i>"As Chapman points out, their choice to ignore popular democratic process and go the judicial route might very well hurt their cause politically even though the practical legislative gains this risk might win are negligible."

If I may contingently disagree with Ivan (contingent upon what precisely means by the section quoted above), if the same-sex marriage movement attains success through the courts, the game is over. As with abortion, once the proverbial horse has left the stable, it will be impossible to get him back in. And in short order, a whole generation will learn to depend on same-sex marriage (as the court said about abortion in Casey) and thus it shall ever be. But Ivan is certainly correct that if they go to the courts and lose, then there is temporary political set back. But only temporary as contemporary America has no argument against same-sex marriage.

I think Jon S. makes sense. So here's an issue: If we have no argument against same-sex marriage (because of of our Lockeanization or individualization or denaturalization of of the institution of marriage), does that mean there's z right to it? Or is it still left up to the political process in the state to choose for or against it?

I think I agree with Jon too--laws come and go but there's a much greater permanence to judicial fiat. And Peter: the marriage issue here is really instructive because while the same sex folks are usually very skeptical about arguments based on either nature or tradition, the vehemence with which they stake their claim is hard to account for on purely conventional grounds....also, arguments for rights by convention are usually made on the basis of the evolving public view vs against the grain of it.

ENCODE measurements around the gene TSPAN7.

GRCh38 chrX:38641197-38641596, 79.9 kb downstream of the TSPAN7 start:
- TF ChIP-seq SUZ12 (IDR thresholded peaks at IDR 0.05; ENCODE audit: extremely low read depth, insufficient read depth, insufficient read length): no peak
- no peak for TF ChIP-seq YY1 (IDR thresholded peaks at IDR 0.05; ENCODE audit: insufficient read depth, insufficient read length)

Manent has pointed out this oddity in the same sex marriage position: on the one hand their program seems to be a complete subversion of the traditional interpretation of marriage but on the other hand wants to be included in its fold, recognized by the traditionalists, given the same name, etc. They seem to reject the institution while they simultaneously pine for it. In a weird way this is a reflection of the constitutional predicament: they demand rights to be legally recognized as a matter of natural justice, but largely go the Rorty inspired route of interpreting those rights as a matter of conventionally constructed myth.

Years ago Stanley Kurtz argued that same-sex marriage was the stepping stone to the eradication of marriage, meaning this was the actual goal of same-sex proponents. I wonder if this solves Ivan's puzzle. The goal is not to be included in a long standing covenant, but to subvert it.

Jon--that's a line of argument often adopted by conservatives and I'm not unsympathetic to it--I'm just pointing out that there's a bunch of evidence that their view of marriage, which in many ways mimics the traditional one, often comes across as more complicated than that. If the same sex marriage folks really wanted to play out their logic to its conclusion, they should be rejecting the institution en toto and calling for any government regulation/affirmation on this score (including the affirmation of monogamous coupling) as obsolete....I'm really not sure if this is a covert strategy to insinuate themselves into the institution for the sake of destroying it or if its a reflection on the limitations of their adherence to a doctrine of "polymorphous sexuality" (or some not entirely consistent combination of the two). Either way, the strange juridical argument made here looks like a "natural rights jurisprudence" approach to constitutional argument without the nature. The other oddity I pointed out, however clumsily above, is that their demand for honor ( a political demand) is pursued by non-political means (juridical), which is a sort of template for technocratic governance.